Because sometimes your client won’t know enough to ask what your answer really means, as they’re already anxious to start their rush down the hallway.

Let Me Tell You A Story

When you’re trying to grab the attention of Senior Management to listen to your ideas, remember this; they like a good story, especially one with pictures.

If you’re addressing your company’s single largest expense, its employee pay programs, the pictures become charts & graphs that help to illustrate the points being made.

Pictures capture attention and build memories much better than text or even the spoken word.  Show a picture and the image is locked in, while reliance only on text can be a risk as memories can quickly fade.  “He said what?”  Also, the drone of dry prose can grow boring and is liable to lose the attention of all but your strongest supporters.

Attention grabbers that work: 1) speedometer style formats that graphically indicate the current situation against the target; 2) the green light, yellow light, red light approach, again to colorfully paint a picture that stays in the mind; and 3) pie charts, tables, even regressed lines that show a story.

People remember images because they capture the imagination, while they could have a harder time recalling (and taking to heart) what you said or what you wrote.  So concentrate on your supportive imagery.

Make the story a short one.  I once worked for a CEO who thought any proposal could be reduced to a single piece of paper, with plenty of white.  “If you need more than that,” he would say, “it’s not such a grand idea.”

You Need A Plan

However, before you settle on the visual format best suited to sell your case you should focus on the data points necessary to make that case.  Remember the old adage that a dream without a plan is only a fantasy?  If you don’t take action steps to convert ideas to reality, what you’ll be left with is smoke & mirrors – with no results to show for your efforts.

For those of you who have ever been on a diet, you treat it like a project plan, right?  Experts advise that participants write down everything they eat, have goals to strive for and milestones to gauge progress.  It helps to have a plan and to keep score – to know where you stand and where you’re headed.

To accomplish this at work you should create quantifiable metrics that will collectively illustrate the well-being of your compensation program(s) – and then establish baselines (current state) and forward-thinking targets for each performance indicator.  This key step will help you understand whether your intentions are being fulfilled and whether the ROI on employee rewards is at the level your company requires.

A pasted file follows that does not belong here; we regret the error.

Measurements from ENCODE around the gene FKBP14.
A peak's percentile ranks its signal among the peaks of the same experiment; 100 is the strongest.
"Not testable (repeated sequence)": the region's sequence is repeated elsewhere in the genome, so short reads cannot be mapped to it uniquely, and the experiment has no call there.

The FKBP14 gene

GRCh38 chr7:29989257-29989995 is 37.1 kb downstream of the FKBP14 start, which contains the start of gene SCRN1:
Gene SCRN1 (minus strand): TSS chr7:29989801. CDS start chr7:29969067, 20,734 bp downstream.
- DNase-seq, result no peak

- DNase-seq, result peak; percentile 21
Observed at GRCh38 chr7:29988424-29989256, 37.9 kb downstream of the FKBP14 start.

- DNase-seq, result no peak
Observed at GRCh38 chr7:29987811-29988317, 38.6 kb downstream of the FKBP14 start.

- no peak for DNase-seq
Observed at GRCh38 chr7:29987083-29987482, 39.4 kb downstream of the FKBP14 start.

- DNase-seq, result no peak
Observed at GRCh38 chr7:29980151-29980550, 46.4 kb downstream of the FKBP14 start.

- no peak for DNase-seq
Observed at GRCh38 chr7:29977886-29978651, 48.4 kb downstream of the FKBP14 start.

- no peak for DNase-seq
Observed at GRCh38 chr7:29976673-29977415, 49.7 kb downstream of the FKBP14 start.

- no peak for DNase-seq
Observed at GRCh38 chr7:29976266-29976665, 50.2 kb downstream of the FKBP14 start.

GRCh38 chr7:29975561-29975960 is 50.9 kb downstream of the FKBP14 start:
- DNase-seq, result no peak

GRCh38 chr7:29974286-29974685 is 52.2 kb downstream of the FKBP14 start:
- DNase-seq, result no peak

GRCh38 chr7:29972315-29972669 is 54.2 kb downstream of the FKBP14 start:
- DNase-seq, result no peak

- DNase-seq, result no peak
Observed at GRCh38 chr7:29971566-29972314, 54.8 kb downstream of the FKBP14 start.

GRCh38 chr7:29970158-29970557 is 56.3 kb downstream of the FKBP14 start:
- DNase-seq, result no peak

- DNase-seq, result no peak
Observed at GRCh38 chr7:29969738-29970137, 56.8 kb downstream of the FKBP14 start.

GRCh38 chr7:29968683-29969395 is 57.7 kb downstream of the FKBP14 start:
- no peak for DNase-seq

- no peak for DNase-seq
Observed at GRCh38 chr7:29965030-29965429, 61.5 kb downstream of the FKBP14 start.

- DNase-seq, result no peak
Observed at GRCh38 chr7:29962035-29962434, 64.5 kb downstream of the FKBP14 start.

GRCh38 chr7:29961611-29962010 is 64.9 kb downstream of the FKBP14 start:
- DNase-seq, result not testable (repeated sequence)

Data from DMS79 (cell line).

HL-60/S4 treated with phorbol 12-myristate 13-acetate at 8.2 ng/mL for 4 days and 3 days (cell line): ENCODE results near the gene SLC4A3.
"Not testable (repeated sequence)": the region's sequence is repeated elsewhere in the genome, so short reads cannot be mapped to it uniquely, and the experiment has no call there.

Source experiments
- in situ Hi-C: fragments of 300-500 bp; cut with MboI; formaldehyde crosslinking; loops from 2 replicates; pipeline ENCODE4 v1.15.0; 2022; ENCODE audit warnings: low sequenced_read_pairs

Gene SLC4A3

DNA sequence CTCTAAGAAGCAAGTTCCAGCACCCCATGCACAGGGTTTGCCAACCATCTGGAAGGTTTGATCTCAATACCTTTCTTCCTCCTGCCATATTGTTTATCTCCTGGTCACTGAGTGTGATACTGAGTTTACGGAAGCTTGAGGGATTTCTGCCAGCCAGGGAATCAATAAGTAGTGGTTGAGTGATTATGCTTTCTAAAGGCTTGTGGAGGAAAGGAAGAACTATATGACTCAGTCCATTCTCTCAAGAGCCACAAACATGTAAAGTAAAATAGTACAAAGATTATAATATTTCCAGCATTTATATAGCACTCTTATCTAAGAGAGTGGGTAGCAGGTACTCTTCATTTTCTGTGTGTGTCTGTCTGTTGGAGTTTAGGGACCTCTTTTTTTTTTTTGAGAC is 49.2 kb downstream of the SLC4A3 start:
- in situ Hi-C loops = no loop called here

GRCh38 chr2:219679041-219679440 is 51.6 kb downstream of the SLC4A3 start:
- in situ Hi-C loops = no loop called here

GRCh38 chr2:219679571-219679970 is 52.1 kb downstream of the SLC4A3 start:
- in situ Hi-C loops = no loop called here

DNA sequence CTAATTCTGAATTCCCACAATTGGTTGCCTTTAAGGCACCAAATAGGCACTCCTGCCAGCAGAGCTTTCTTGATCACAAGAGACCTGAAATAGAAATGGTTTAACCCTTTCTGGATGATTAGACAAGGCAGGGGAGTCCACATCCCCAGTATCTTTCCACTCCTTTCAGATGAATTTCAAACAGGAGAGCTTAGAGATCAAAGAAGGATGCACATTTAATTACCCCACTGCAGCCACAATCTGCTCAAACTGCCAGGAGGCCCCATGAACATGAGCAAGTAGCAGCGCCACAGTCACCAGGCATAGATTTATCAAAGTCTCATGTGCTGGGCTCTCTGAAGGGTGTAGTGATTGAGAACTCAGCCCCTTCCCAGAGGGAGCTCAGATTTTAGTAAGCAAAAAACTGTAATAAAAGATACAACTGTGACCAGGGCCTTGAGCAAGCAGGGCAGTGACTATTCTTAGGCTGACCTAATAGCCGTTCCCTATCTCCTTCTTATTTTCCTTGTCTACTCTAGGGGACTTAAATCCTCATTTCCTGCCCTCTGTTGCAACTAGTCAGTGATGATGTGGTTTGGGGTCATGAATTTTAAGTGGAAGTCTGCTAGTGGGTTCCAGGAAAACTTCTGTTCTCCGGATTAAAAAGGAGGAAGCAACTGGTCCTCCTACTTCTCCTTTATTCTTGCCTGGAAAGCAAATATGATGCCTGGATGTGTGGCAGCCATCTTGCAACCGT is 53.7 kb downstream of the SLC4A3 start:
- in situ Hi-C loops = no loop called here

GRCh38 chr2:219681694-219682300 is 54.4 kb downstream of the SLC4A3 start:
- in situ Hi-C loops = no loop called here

Commonly used HR metrics:

  • Average salary/wage
  • Compa-ratios (comparison of pay to a range midpoint)
  • Count of employees per segment (hourly, non-exempt, professional, management)
  • Average performance ratings
  • Average annual pay rise for each performance rating
  • Count and average promotional and “equity” increases
  • Voluntary turnover (employees who decided to leave)
  • Average employee age and length of service

We could go on and on, but you get the point.  Refine these and any other quantifiable factors by further segmentation – per salary grade, employee group, male / female, etc.  Make sure that each metric is measurable, because accuracy and objectivity count.  A compelling argument demands precision, while subjective aspirations like attitudes, relationships and other vague goals are little more than “feel good” goals.

To make these metrics work for you, avoid make-work arithmetic exercises that do nothing more than capture minutia.  Be certain to measure what is important to your business – not simply what data you can capture.  You don’t want your senior leaders to say, “So what?”  Make sure the importance of the metrics are clear to management (or can be made so).  Management needs to grasp the importance of what success looks like, to understand why your metrics are important and what achievement would mean for the organization.

Once you have the right metrics established (collectively called the “dashboard”) and a baseline in place, you’ll readily see where the problems lie, as these visual can be powerful and compelling.  Now set specific targets going forward to improve the identified weak areas, creating periodic milestones to mark your progress.